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A Double Life: Discovering Motherhood (River Teeth Literary Nonfiction Prize) Paperback – March 1, 2011
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Parenting in a complicated world
Strategies to help you be the best parent you can be. See more
From Publishers Weekly
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Top Customer Reviews
Despite my desire to like this book, the author began to lose me as early as page 15. She writes for several pages about how hard it was to want to be pregnant and not achieve it, before eventually revealing that she "tried" for just three months. As someone who tried for much, much longer, I felt it was rather ridiculous and uninformed to expect to be instantly pregnant at age 35, if not insensitive to include in the book her overly dramatic three-month period of "anxious waiting." Still, I kept reading and hoped to reconnect to the author.
That hope was dashed when, starting on page 56, the author writes about planning a dinner party to tell their closest friends of her pregnancy. The menu, for at least 30 guests in her "small apartment" in San Francisco, included homemade tuna and salmon mousses, homemade fresh pate de campagne (which as the author writes is "at least a week-long process"), coq au vin, chocolate roulade with candied oranges, and champagne and bourbon milk punch (among other things). And this at the end of her first trimester, when many of us are so exhausted we struggle to keep up with normal household tasks. Suffice it to say that any possibility that I'd be able to relate in any way to the author vanished as quickly as, I'm sure, her coq au vin did that night.Read more ›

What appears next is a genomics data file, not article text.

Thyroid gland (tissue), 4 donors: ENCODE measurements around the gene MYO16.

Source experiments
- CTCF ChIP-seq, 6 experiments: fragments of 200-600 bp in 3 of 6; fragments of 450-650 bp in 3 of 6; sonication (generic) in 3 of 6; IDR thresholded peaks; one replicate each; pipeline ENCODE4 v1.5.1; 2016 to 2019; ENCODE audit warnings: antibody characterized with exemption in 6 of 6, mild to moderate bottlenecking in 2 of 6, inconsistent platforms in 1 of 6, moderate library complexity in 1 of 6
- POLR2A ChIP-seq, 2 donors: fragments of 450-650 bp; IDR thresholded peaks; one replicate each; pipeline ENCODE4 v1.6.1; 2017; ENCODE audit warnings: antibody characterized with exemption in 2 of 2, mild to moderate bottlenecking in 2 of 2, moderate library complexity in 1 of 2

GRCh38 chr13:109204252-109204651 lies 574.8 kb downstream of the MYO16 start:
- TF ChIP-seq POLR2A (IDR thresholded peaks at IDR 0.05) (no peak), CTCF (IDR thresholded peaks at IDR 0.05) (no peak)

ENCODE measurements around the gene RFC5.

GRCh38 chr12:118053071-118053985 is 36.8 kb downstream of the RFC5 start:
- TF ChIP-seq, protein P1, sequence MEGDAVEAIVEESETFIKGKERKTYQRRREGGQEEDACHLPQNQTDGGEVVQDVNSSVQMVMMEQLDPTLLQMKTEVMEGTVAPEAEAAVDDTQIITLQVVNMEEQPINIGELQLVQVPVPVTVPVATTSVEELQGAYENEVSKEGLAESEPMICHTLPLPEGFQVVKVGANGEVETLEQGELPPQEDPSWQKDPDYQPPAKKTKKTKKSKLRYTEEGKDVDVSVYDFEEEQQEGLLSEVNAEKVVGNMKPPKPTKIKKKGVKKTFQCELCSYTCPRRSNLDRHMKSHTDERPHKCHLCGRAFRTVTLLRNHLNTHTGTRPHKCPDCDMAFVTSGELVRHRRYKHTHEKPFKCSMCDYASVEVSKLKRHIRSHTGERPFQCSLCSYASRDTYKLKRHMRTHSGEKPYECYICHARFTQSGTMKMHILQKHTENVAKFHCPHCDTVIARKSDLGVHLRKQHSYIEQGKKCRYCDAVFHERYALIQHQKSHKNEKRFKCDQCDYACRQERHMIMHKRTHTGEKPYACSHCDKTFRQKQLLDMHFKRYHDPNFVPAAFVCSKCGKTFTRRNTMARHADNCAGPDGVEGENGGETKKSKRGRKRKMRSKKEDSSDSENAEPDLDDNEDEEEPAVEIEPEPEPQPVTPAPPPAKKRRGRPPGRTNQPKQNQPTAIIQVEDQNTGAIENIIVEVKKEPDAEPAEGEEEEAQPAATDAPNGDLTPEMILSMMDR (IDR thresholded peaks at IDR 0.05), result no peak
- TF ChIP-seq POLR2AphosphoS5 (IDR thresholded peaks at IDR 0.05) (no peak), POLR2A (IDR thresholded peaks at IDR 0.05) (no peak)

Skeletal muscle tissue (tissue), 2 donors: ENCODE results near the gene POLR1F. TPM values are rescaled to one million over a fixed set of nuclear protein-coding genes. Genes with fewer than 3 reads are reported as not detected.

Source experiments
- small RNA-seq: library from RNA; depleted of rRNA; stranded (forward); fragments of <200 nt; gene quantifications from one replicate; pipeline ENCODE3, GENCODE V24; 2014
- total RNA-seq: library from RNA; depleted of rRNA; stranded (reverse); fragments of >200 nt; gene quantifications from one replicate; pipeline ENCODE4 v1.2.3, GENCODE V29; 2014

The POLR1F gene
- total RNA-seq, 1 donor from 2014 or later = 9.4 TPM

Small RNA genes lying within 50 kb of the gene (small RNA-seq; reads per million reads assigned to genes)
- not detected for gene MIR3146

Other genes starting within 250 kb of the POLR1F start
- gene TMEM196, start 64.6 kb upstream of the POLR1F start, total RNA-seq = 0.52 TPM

Harper's pregnancy began with conception on the painful day of September 11, 2001. " And so, on the most tragic day we had known, we lit a candle and made love...we made love because we could, because it was one of the few strengths left to us." And thus began an ordinary pregnancy--utterly, supremely ordinary, as most pregnancies are, and also, as all pregnancies are, a seemingly miraculous event. A Double Life takes the reader through a search for understanding of all that it means to be pregnant, including biologically, psychologically, and philosophically. A Double Life also gives a voice to the conflicting feelings that emerge when women face the switch from independent woman and wife to mother. When Harper feels the first labor contractions, for example, her mind goes to two separate places, "I leaned over the fencepost. I watched a fat black knuckle of a bee pollinate the yellow flower of an ice plant. I thought of our honeymoon: the cliffs of the Cinque Terre...I breathed deliberately...I knew it was nothing compared to what was to come."
While A Double Life will no doubt be a popular gift to expectant mothers, it's other value as a gift is to women who already are mothers; they will take pleasure and comfort in recognizing themselves in a story that goes back before recorded time.
Most Recent Customer Reviews
If soon to marry men ,dreaming of how great married life is going to be with a sweet wife and children would read this book first there would be no more marriages. Read morePublished on June 1, 2011 by mike
I really enjoyed this book and the balance of science with the emotional and physical description of becoming a mother. Read morePublished on April 8, 2011 by lip
I am not a mother, but I am at that age when many of my friends are becoming mothers, as well as fathers. Read morePublished on March 10, 2011 by Nick